Improves information handling skills
The service also demonstrates a positive impact on developing the information skills of the healthcare professionals who utilised the service. 92.9% of respondents said the service had improved their awareness of evidence-based resources. 100% of respondents said the service has improved their ability to access resources. 71.4% said the service had improved their own searching skills.

Feedback: Informal feedback suggests that in most cases literature search requests occur as a direct result of a promotional drive or marketing activity, following Librarian attendance at a team meeting, a conversation with a member of library staff or another ‘outreach’ activity.
Open-ended responses from the evaluation questionnaire reveal the various ways in which the service impacts on the organisation:
“Very positive. Improved knowledge, evidence based care and supported decision making on the ward. Invaluable.”
“The service has contributed to knowledge and the development of clinical care.”
“Improving best practice and evidence based knowledge for me and share on my work area.”
Comments also highlight the role of the service in supporting business decision-making within the Trust:
“[The evidence provided was] used towards guideline development / local practice / CIP targets”
The service has also resulted in spin-off involvement in other service improvement projects:
“Victoria Kirk has been an amazing asset to our team this year and has helped us attain PDU accreditation. Her input with helping us review the latest evidence based practice has had a major input on the service and staff development.”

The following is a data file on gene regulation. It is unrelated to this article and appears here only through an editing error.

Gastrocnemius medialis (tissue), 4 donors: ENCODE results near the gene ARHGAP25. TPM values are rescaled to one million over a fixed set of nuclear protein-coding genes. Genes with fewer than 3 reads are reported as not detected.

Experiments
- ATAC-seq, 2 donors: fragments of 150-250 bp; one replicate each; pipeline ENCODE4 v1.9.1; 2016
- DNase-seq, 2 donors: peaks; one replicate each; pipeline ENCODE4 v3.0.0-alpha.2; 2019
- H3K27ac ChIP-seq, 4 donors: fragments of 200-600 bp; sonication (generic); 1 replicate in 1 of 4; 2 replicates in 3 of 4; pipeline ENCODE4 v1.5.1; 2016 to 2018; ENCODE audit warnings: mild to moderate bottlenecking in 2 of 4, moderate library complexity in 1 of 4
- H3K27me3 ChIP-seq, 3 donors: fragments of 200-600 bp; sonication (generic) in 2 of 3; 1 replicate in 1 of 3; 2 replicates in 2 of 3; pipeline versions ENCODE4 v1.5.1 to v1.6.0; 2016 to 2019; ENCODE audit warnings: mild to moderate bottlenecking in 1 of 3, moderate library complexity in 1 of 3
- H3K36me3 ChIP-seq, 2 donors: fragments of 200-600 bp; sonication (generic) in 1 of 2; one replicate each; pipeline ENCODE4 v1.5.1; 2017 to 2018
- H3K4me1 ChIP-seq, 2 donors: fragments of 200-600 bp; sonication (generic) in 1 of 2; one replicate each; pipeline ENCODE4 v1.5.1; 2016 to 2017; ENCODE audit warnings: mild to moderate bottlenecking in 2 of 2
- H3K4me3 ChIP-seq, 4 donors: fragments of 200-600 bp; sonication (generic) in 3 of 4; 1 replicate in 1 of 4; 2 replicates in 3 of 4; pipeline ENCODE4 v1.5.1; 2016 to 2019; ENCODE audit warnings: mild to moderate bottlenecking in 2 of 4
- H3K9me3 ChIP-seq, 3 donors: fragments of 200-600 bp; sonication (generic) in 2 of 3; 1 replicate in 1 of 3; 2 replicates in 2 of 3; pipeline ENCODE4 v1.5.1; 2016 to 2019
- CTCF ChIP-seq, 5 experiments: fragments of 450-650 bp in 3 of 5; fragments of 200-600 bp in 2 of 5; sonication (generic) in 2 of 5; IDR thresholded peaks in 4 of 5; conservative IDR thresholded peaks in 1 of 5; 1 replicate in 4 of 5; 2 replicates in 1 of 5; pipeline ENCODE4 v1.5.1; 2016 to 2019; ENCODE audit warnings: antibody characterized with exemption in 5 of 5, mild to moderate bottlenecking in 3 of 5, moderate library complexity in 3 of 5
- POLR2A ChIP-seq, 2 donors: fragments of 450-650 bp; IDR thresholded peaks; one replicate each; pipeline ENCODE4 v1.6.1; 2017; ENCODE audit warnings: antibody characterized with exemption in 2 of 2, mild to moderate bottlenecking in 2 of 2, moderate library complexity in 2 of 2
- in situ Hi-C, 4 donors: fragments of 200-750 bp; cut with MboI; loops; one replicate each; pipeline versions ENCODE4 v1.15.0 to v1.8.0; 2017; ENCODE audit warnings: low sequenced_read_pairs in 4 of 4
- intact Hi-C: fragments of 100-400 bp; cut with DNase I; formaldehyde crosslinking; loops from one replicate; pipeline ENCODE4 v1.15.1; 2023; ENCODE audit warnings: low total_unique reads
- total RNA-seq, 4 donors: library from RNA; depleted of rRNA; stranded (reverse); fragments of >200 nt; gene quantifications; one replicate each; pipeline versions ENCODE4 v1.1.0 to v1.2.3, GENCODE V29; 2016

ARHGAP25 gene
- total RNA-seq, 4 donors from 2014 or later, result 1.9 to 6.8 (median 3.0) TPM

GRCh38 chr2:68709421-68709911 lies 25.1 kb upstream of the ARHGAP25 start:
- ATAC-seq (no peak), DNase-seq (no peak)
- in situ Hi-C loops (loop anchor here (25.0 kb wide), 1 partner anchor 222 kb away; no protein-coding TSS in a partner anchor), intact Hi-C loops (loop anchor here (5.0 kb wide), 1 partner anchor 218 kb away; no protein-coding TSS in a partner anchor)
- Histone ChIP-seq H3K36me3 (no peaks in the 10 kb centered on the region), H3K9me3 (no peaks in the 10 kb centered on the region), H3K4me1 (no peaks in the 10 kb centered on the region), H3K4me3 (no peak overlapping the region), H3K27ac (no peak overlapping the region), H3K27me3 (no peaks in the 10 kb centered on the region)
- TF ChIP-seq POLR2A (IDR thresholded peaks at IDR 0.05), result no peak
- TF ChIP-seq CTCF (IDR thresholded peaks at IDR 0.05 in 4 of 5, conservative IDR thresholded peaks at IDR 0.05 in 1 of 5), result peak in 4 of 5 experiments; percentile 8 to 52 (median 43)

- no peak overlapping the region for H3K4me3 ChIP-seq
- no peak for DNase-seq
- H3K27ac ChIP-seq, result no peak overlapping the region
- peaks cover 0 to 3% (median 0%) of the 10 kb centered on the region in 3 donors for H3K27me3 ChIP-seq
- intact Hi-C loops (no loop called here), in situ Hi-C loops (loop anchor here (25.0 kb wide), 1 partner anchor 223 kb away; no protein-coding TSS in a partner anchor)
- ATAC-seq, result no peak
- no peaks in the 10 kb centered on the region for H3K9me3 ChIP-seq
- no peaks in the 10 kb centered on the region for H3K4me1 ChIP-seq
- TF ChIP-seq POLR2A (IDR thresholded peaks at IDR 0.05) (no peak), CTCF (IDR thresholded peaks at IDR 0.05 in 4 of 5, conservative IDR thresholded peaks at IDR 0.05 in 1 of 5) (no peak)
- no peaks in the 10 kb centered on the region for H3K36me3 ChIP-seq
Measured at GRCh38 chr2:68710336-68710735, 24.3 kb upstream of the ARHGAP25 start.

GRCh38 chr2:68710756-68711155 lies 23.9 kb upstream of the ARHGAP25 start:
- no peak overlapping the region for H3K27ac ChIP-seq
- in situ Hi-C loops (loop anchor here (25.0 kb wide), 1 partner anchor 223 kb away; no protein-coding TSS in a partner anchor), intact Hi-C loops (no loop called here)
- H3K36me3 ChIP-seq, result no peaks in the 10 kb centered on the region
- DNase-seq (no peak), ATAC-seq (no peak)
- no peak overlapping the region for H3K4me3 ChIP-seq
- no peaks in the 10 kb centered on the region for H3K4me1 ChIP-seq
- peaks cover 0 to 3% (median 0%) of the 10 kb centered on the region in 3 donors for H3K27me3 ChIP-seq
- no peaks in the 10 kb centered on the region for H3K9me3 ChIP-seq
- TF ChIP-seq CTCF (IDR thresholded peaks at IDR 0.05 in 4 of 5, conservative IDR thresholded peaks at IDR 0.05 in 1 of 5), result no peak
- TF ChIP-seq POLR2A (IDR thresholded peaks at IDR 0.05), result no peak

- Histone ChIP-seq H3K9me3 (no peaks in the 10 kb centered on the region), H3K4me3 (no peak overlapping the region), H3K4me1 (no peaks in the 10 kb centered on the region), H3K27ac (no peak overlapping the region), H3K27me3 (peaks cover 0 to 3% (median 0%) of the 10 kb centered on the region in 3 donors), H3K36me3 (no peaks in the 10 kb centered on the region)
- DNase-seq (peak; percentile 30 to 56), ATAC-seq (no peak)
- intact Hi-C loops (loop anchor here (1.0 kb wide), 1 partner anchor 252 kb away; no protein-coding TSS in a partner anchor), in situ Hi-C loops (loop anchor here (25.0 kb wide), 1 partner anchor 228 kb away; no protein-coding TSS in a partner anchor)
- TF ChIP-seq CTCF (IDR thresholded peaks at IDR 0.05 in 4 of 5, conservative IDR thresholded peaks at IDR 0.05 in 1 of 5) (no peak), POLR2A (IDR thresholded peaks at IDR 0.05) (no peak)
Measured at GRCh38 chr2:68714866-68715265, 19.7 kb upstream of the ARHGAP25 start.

Search results were used to support educational activities:
“This service was able to simplify and quicken my search that enabled [me] to give an up-date and informative journal club presentation.”
“It has given a head start for me to work on my dissertation, so has increased my motivation.”
“Helped with literature search for the purpose of a presentation, therefore
saving time and improving my resources.”
“The results have been very useful as I am currently working on a systematic review for an MSc dissertation.”

Lessons learned: The literature searching service is a highly valued service that contributes to decision-making with the organisation. Awareness of the service needs to be raised within the organisation to encourage usage.
Where searches are conducted by a librarian rather than a clinician or manager there is:

  • A positive impact on time
  • An improvement in the quality of information retrieved
  • The potential for significant cost savings

Sustainability;next steps:

  • We will continue to evaluate the literature searching service.
  • We will endeavour to promote the service more widely.
  • We will continue to develop the skills of our library staff to deal with the wide range of searches that are received.
  • We will share the results of the evaluation within the wider organisation, with a view to more formal reporting in the departmental quarterly report.

Project output: One of the key resources produced as a result of the evaluation project was a generic literature search evaluation questionnaire that can be adapted locally by other library services within the North West. The project also generated impact assessment data which can be used for a range of marketing and reporting activities.

Timeframe: Evaluation data reported here was from a five month period from 1st March 2010 to 31st July 2010.

Contact: Victoria Kirk
Job title: Clinical Librarian
Telephone: 0151 604 6223 (internal 8610)
E-mail: Victoria.kirk@nhs.net

Date case study completed: 1st September 2010